Humusçu Nedim Usta is a tiny storefront in an alley just down from our hotel in Antakya where I was staying in the spring of 2022, long before the devastating earthquake. Like many small restaurants, this was a family affair, starting with the grandfather, Kamil Serbetgi, the father, Memmet Nedim Yogurtgu, and now the son, Adnan. The specialty is hummus, whipped by hand and finished with a garden of bright toppings.

At Humusçu, Adnan uses a tremendous amount of elbow grease and a large wooden pestle to mash the chickpeas. Then he adds a good helping of tahini, a bit of salt and garlic, and a squeeze of lemon juice to freshen it up. What is most refreshing is how he serves the hummus, spread out on a metal plate and topped with spices—cumin and chili—and then parsley, tomato, one or two types of pickles and thinly shaved carrots.

Back at Milk Street, we turned to our tried-and-true soaking and cooking method for dried chickpeas (or any dried beans): soak overnight in 2 quarts water plus 1 tablespoon kosher salt. The weaker sodium ions replace some of the calcium and magnesium ions in the skins, allowing more water to get into the bean (along with salt, of course). For cooking, we also add baking soda to the cooking water to weaken the pectin in the beans, speeding up cooking. The result is plump beans without blowouts and—something few think about—beans that are nicely salted from the inside out.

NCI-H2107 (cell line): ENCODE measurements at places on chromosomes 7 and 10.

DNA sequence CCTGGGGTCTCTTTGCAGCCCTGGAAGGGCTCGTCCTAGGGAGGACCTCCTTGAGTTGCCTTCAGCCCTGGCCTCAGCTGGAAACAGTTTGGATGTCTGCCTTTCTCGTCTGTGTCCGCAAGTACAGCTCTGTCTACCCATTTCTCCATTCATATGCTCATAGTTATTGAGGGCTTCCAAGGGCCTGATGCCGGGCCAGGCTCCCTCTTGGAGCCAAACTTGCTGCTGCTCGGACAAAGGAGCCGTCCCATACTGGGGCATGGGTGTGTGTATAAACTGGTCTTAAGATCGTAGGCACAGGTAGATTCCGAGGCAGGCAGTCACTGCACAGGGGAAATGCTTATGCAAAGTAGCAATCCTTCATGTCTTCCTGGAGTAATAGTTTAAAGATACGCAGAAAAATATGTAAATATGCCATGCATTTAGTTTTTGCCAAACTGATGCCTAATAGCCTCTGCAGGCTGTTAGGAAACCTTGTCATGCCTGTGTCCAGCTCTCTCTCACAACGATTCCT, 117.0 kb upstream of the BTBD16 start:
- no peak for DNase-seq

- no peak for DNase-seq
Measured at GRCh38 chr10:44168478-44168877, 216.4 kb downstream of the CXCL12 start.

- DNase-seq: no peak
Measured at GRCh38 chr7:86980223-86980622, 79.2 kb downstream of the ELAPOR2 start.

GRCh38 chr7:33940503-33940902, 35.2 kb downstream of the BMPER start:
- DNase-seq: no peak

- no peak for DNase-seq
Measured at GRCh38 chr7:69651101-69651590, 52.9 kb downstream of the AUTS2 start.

Unlike at Humusçu Nedim Usta, we pulled out the food processor to make this recipe home cook-friendly, adding garlic, salt, tahini, lemon juice, olive oil and cumin as well. Adding back some of the cooking water (about 1 cup) will produce just the right texture, but you can fiddle with this amount as you like. We finish the hummus with oil and Aleppo pepper, but the real fun—and what makes this a special Antakya dish—is what goes on top: pickles, tomatoes, red onion, toasted walnuts, parsley, etc. It’s a good time to discover the artist inside.

To make a donation: Much of Antakya was destroyed in the earthquake. If you would like to support efforts to help rebuild this historic region (Antakya is also the site of the first Peter and Paul church, a cave carved into Mount Starius), please check out